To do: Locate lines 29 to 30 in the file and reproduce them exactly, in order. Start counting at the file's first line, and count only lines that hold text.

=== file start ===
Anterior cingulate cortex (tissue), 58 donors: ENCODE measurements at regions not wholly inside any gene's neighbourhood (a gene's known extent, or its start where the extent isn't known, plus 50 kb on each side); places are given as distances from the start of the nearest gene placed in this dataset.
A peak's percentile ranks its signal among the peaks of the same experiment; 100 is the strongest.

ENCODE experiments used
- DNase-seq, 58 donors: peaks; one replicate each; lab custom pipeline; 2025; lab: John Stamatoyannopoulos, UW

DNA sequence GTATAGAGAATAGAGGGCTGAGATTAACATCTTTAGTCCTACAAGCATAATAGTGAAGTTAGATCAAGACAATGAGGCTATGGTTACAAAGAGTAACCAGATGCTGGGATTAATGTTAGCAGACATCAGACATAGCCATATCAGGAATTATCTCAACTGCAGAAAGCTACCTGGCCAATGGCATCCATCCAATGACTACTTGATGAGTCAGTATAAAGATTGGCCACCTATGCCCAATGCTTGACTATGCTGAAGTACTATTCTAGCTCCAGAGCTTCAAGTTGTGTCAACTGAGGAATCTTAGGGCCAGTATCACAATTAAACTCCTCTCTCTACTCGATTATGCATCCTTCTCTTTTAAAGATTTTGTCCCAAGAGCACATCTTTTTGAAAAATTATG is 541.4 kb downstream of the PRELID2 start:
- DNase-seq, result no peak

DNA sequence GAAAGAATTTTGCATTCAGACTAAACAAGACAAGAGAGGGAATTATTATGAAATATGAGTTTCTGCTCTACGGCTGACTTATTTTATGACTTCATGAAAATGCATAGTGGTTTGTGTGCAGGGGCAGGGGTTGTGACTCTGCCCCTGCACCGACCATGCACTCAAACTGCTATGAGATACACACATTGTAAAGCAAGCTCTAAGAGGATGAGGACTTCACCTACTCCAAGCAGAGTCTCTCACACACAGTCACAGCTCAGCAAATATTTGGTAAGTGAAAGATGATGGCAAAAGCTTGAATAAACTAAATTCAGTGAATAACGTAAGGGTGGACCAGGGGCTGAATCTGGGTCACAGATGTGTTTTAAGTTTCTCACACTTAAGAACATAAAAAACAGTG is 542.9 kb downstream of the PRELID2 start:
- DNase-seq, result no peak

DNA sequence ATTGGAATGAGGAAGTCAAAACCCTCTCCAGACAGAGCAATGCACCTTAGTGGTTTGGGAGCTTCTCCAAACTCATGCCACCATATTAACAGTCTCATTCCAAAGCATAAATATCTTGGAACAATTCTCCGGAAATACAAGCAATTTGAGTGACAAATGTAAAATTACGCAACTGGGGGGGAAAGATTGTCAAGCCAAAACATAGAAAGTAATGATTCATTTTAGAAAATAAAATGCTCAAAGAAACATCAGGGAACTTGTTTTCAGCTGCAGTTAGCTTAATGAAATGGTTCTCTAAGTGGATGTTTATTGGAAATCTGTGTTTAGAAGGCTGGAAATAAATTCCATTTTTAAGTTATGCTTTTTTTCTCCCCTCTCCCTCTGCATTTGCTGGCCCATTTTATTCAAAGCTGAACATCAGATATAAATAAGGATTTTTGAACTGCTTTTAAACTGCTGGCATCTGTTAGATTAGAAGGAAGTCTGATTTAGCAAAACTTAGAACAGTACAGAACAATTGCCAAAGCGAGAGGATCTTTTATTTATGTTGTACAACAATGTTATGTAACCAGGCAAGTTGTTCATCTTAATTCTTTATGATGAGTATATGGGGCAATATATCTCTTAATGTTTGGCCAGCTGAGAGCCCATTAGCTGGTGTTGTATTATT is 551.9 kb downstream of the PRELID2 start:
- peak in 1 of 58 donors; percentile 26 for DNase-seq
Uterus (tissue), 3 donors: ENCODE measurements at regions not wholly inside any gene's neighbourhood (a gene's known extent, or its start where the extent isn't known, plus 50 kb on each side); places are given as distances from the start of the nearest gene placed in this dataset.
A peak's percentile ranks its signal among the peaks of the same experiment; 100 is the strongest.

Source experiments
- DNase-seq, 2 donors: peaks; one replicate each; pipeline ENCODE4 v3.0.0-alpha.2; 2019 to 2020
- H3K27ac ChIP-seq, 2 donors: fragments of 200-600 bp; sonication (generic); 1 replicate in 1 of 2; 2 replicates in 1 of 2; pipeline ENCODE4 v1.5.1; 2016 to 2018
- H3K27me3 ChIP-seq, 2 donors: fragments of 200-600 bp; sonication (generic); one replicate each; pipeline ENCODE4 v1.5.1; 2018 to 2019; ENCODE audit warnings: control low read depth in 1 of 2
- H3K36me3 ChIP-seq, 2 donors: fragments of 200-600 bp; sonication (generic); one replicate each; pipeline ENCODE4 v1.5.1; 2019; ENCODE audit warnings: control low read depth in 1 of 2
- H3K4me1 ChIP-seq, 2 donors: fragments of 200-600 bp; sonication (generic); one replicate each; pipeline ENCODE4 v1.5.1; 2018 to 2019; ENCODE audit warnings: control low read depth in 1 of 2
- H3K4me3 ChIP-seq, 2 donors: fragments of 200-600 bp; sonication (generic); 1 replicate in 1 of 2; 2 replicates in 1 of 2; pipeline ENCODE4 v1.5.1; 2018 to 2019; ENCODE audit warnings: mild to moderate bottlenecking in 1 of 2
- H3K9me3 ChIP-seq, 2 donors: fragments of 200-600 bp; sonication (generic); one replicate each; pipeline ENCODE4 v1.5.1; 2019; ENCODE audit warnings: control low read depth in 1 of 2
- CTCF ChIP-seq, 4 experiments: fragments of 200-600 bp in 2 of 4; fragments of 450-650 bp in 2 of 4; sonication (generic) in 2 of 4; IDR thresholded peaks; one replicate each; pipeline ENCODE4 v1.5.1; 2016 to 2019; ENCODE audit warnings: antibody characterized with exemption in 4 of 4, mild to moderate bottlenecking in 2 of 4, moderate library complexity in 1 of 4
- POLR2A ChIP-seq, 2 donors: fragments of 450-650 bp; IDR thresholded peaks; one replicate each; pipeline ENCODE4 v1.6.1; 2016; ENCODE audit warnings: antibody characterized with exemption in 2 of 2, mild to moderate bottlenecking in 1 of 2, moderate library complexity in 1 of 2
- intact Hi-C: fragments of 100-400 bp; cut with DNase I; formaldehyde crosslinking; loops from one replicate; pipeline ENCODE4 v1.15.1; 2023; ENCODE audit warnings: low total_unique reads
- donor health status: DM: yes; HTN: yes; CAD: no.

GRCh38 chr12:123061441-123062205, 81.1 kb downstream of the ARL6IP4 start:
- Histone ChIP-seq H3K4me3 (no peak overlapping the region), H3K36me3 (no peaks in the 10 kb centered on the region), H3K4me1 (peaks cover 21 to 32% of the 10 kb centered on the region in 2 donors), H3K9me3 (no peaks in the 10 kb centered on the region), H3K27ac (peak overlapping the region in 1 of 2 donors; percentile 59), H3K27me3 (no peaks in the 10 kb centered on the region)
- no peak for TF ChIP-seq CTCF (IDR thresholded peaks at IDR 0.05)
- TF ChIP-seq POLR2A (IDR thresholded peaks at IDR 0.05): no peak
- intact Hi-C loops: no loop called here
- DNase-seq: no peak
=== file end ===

- intact Hi-C loops: no loop called here
- DNase-seq: no peak